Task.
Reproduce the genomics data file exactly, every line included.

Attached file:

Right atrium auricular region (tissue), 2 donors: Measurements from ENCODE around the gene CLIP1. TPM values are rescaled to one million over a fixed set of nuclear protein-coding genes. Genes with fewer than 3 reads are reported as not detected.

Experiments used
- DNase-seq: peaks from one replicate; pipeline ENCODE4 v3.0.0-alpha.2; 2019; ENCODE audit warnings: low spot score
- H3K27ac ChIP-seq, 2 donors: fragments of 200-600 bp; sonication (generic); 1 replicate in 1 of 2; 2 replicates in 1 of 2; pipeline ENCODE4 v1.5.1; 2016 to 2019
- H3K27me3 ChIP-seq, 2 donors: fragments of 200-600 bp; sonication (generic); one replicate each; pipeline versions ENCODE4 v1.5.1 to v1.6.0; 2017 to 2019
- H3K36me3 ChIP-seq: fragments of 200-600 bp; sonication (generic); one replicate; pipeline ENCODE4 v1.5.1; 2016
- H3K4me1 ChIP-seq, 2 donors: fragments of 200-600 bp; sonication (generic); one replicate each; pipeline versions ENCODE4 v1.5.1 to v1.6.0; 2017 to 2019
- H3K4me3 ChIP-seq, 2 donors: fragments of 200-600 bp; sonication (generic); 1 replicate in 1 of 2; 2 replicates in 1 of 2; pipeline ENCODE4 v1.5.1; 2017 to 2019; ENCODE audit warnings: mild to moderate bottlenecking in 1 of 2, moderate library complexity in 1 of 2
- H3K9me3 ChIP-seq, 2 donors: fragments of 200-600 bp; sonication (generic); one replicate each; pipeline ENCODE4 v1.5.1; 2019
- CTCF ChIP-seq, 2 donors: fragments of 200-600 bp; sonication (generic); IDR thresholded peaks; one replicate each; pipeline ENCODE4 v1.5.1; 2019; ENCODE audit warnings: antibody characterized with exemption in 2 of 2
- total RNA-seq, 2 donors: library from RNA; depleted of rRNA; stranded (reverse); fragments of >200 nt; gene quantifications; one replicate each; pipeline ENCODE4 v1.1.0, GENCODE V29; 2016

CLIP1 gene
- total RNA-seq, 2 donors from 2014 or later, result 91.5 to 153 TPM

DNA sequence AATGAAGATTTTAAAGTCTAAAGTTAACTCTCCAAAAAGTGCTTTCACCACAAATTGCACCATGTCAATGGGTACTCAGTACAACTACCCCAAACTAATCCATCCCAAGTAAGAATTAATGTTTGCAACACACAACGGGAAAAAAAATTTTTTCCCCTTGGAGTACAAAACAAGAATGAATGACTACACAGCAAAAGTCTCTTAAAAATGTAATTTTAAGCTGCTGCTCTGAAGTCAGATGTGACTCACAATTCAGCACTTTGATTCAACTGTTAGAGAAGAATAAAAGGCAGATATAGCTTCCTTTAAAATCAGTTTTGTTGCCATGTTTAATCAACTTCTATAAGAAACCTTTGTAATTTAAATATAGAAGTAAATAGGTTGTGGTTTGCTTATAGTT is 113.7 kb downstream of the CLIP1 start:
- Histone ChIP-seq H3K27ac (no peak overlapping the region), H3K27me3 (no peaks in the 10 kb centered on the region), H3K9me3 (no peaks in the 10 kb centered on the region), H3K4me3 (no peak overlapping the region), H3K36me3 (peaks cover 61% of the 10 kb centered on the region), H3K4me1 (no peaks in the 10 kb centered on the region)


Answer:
Right atrium auricular region (tissue), 2 donors: Measurements from ENCODE around the gene CLIP1. TPM values are rescaled to one million over a fixed set of nuclear protein-coding genes. Genes with fewer than 3 reads are reported as not detected.

Experiments used
- DNase-seq: peaks from one replicate; pipeline ENCODE4 v3.0.0-alpha.2; 2019; ENCODE audit warnings: low spot score
- H3K27ac ChIP-seq, 2 donors: fragments of 200-600 bp; sonication (generic); 1 replicate in 1 of 2; 2 replicates in 1 of 2; pipeline ENCODE4 v1.5.1; 2016 to 2019
- H3K27me3 ChIP-seq, 2 donors: fragments of 200-600 bp; sonication (generic); one replicate each; pipeline versions ENCODE4 v1.5.1 to v1.6.0; 2017 to 2019
- H3K36me3 ChIP-seq: fragments of 200-600 bp; sonication (generic); one replicate; pipeline ENCODE4 v1.5.1; 2016
- H3K4me1 ChIP-seq, 2 donors: fragments of 200-600 bp; sonication (generic); one replicate each; pipeline versions ENCODE4 v1.5.1 to v1.6.0; 2017 to 2019
- H3K4me3 ChIP-seq, 2 donors: fragments of 200-600 bp; sonication (generic); 1 replicate in 1 of 2; 2 replicates in 1 of 2; pipeline ENCODE4 v1.5.1; 2017 to 2019; ENCODE audit warnings: mild to moderate bottlenecking in 1 of 2, moderate library complexity in 1 of 2
- H3K9me3 ChIP-seq, 2 donors: fragments of 200-600 bp; sonication (generic); one replicate each; pipeline ENCODE4 v1.5.1; 2019
- CTCF ChIP-seq, 2 donors: fragments of 200-600 bp; sonication (generic); IDR thresholded peaks; one replicate each; pipeline ENCODE4 v1.5.1; 2019; ENCODE audit warnings: antibody characterized with exemption in 2 of 2
- total RNA-seq, 2 donors: library from RNA; depleted of rRNA; stranded (reverse); fragments of >200 nt; gene quantifications; one replicate each; pipeline ENCODE4 v1.1.0, GENCODE V29; 2016

CLIP1 gene
- total RNA-seq, 2 donors from 2014 or later, result 91.5 to 153 TPM

DNA sequence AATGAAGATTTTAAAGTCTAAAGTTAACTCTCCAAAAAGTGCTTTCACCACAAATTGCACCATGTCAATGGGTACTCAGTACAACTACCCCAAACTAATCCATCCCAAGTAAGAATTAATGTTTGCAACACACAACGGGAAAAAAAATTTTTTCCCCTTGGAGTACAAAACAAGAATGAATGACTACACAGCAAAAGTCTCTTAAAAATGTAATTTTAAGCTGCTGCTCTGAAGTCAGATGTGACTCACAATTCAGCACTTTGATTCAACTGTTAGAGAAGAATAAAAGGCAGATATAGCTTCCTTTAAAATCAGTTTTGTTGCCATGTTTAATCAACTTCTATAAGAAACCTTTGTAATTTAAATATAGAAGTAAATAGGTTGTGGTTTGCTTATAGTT is 113.7 kb downstream of the CLIP1 start:
- Histone ChIP-seq H3K27ac (no peak overlapping the region), H3K27me3 (no peaks in the 10 kb centered on the region), H3K9me3 (no peaks in the 10 kb centered on the region), H3K4me3 (no peak overlapping the region), H3K36me3 (peaks cover 61% of the 10 kb centered on the region), H3K4me1 (no peaks in the 10 kb centered on the region)